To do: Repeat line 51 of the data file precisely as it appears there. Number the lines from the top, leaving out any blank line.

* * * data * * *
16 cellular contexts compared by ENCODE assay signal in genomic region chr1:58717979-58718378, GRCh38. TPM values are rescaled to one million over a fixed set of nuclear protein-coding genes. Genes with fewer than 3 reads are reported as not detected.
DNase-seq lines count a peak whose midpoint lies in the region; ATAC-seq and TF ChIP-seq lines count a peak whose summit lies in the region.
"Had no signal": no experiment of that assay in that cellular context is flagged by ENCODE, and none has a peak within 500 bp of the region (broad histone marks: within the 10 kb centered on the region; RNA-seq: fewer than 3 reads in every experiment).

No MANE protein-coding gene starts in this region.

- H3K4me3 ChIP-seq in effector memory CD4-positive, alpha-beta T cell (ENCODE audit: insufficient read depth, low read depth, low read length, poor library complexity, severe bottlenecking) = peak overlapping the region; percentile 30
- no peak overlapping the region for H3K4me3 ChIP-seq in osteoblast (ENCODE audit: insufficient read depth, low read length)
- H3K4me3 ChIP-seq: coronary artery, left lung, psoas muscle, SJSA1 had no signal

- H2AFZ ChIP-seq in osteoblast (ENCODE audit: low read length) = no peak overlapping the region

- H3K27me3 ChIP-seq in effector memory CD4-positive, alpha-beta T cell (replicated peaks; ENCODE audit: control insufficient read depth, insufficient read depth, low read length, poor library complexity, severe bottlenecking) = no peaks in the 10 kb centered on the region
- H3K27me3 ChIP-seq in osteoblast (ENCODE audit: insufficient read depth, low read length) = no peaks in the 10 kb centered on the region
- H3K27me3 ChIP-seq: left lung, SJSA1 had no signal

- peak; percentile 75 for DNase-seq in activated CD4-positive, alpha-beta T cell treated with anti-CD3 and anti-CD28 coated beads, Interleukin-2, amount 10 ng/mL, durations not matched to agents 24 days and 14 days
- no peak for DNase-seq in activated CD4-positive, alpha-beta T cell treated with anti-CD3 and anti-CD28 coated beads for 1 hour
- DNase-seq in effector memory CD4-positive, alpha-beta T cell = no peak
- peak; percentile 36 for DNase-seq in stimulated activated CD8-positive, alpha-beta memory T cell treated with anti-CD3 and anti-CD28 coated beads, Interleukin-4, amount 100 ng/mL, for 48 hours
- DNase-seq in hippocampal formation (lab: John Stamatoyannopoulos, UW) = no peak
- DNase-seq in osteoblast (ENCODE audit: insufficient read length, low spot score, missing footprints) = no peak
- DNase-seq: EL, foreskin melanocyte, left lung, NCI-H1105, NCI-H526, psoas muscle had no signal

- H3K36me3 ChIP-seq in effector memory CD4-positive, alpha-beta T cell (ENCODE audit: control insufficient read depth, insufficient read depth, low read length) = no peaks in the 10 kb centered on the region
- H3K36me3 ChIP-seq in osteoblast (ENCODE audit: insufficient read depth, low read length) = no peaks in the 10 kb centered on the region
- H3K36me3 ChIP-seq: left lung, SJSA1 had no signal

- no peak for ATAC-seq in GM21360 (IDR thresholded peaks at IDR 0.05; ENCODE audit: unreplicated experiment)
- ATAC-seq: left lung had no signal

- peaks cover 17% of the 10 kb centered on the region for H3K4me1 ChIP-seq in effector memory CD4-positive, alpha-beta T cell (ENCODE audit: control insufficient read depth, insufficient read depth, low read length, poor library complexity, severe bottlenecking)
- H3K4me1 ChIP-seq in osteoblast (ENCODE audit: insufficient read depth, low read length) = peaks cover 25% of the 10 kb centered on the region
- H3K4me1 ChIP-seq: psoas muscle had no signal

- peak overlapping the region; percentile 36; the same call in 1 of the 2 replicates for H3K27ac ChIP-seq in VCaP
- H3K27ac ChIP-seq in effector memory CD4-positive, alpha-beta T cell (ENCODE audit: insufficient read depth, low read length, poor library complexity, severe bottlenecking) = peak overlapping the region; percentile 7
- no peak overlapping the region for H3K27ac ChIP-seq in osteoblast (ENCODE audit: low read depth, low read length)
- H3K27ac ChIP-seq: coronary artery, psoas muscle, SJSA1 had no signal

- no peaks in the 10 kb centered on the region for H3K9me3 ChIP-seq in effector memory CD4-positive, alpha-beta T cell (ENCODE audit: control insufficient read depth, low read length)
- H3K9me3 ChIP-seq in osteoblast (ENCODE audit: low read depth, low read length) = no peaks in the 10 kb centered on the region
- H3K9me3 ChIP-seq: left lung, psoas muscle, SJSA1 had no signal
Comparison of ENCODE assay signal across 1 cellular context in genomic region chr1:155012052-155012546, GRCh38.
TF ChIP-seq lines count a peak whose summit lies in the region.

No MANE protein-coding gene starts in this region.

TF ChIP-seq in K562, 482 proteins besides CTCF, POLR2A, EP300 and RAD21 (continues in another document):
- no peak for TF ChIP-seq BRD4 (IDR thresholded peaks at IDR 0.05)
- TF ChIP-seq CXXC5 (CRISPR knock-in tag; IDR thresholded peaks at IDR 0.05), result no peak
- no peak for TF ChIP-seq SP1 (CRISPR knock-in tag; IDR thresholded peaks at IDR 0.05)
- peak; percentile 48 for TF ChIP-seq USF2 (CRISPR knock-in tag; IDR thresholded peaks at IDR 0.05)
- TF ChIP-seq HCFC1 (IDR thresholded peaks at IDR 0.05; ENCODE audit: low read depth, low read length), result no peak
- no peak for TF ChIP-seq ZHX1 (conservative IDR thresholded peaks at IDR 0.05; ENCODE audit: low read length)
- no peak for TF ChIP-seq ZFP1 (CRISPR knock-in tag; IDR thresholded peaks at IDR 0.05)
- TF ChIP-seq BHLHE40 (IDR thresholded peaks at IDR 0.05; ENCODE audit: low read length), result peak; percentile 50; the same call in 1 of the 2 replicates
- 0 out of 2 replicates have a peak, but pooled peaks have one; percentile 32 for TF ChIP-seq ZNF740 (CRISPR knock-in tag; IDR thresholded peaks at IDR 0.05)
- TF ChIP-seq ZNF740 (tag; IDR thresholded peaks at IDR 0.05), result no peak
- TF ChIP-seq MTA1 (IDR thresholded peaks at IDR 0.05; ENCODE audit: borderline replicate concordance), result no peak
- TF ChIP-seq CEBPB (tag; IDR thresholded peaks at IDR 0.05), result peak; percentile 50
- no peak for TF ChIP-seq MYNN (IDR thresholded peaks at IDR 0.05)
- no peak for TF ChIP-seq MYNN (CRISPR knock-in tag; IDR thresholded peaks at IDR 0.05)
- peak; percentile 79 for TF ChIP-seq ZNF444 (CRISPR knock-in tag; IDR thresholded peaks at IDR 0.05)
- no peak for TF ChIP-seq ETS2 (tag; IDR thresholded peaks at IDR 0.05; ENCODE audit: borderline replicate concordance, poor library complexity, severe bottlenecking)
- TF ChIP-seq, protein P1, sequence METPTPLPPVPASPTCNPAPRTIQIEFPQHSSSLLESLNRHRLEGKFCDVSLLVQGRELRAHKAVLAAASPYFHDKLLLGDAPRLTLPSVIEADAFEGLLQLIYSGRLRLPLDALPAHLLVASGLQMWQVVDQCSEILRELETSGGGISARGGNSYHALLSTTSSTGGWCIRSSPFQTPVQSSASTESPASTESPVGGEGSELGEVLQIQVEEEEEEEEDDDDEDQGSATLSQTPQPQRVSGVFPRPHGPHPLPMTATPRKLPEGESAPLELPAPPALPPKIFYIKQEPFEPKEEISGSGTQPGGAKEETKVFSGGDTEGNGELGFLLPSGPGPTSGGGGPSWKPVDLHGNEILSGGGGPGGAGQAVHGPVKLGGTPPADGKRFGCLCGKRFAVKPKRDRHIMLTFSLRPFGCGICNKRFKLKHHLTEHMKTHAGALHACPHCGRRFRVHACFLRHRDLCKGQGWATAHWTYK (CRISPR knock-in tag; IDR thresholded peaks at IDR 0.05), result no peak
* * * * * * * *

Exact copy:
- no peak for TF ChIP-seq MYNN (CRISPR knock-in tag; IDR thresholded peaks at IDR 0.05)